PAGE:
- The Washington Times - Monday, August 12, 2002

On Wednesday, it was reported that President Bush would consult with Congress before deciding to invade Iraq. Prior to this proclamation, there was concern that the administration would lead the nation into a costly war without a national debate to rally support. In making a decision to seek national approval for U.S. war aims, Mr. Bush rightly follows proven principles in preparing a nation for war. History shows that it is not enough to marshal military power; one must also marshal both political will and the support of the population.
In his military classic "On War," German war theorist Carl von Clausewitz stated that war's dominant tendencies combine to make a "paradoxical trinity, composed of primordial violence, hatred, and enmity, which are to be regarded as a blind natural force." In its boiled down state, this trinity consists of the people (passion), the military (the creative management of war's probability and chance) and the government (rational decision-making). During the prosecution of a war, this trinity will continually change, with more emphasis being placed on one part than on the others followed by a shifting of relative importance as our trinity reacts with the trinity of our enemy.
The important lesson here is that one should strive to keep his trinity balanced.
If, in the conduct of war, the government assumes a gross preponderance of the trinity's weight, the voice of the people and the counsel of the military are subverted like the Cold War-era Soviet Union. Equally dangerous is a trinity weighted towards the military, like Argentina's military junta at the time of the Falklands War a case in which the rational process of government was desperately needed but no where to be found. A case of the people holding the lion's share of the trinity? Greece during the Peloponnesian Wars, where the voice of the people became the voice of the government; minus the part about rational decision-making. Picture mob rule under the auspices of a governing body. In each of the above cases, the unbalanced trinity resulted in much weeping and gnashing of teeth.
The last example, that of Greece during the Peloponnesian Wars, merits more attention here. In his great work on the history of the Peloponnesian War, the Athenian Thucydides describes a debate that took place in the governing body of Athens the Assembly. The Assembly was where the leaders of Athens (roughly 6,000 of them) gathered to debate the issues of the day, setting policy and determining strategy. The debate that Thucydides describes concerned the proposed Athenian military expedition to Sicily. The Athenians had previously decided to invade Sicily as a way of weakening her great rival Sparta. But after a period of reflection, this decision was not sitting well with Nicias, the general tasked with leading the expedition. Another Assembly was called, and Nicias rose to speak. In his oration, he stated that the decision for war was a weighty one, and that an open debate must be conducted in a way that would allow those who oppose war to voice their opinions without being called cowards. But despite Nicias' attempt to spark an honest exchange on Athenian war aims and strategic alternatives, the fear of running counter to war hysteria carried the day. Those who either opposed the war or desired to discuss other policy options were afraid to speak, less they loose their lives or tarnish their reputations. The Athenian Alcibiades, in arguing for war, asked his fellow assemblymen to "not let the passive policy which Nicias advocates, or his setting of young against old, turn you from your purpose." The end result was a second vote for war. Nicias was unable to change the prevailing direction in which Athens was headed. Fear of challenging the majority resulted in the ill-fated Athenian expedition to Sicily and the eventual downfall of Athens. Athens had lost control of her trinity. Strategic rationality had become a casualty of war.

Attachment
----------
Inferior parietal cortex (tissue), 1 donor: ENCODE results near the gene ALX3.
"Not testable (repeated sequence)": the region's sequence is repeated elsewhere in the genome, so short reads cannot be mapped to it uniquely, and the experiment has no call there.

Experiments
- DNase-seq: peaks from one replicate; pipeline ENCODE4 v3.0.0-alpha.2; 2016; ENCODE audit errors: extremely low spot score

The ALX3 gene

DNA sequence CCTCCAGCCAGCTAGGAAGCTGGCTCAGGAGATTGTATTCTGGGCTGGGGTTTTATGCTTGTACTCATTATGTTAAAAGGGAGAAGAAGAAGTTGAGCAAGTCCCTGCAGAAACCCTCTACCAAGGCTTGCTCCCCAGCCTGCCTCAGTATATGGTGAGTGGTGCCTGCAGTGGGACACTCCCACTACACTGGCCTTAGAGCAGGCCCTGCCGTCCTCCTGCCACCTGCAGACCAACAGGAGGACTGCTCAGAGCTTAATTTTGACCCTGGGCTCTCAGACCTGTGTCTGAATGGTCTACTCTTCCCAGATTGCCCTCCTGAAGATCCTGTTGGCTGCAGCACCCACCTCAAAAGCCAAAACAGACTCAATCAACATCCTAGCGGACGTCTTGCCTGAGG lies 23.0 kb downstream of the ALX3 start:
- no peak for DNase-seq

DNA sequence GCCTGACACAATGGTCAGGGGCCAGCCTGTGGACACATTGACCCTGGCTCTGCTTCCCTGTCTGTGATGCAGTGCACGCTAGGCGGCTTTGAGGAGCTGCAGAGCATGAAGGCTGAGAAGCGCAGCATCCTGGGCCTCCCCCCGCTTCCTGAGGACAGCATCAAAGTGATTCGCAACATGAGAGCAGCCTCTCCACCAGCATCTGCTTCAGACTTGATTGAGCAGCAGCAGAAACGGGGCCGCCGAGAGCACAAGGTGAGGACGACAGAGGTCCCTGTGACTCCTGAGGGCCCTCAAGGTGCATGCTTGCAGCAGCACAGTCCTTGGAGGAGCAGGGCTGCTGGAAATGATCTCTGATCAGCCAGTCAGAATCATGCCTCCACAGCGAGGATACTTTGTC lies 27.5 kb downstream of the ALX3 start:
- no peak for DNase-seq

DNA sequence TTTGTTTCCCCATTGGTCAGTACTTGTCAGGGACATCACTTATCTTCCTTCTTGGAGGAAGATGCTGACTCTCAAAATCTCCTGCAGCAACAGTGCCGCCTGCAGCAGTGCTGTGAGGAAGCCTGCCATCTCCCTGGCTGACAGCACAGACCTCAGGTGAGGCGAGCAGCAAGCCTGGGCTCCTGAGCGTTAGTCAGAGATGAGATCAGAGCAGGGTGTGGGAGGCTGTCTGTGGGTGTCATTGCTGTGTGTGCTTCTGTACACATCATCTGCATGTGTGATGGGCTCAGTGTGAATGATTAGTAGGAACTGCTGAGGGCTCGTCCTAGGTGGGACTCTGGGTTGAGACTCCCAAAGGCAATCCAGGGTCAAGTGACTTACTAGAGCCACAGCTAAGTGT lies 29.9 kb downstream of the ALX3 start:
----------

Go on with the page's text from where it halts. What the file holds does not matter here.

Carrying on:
In applying the lessons of Clausewitz and Thucydides to the current discussion over the decision to invade Iraq, one comes to the conclusion that the conduct of a free and open debate strengthens America by keeping her trinity balanced. By limiting the debate, we weaken our national security. To his great credit, Mr. Bush has recognized this. His decision to bring Congress into the national decision-making process will result in a balanced weighing of strategic alternatives, a focused approach to resourcing a desired end state, and a necessary buy-in for what promises to be a long-term solution to a very real problem. In short, a national debate will unite the nation behind U.S. war aims.
Clausewitz warns that policy must govern strategy, but that policy should never be a tyrant. Let the debate begin.

Roger D. Carstens is a member of the Council for Emerging National Security Affairs.

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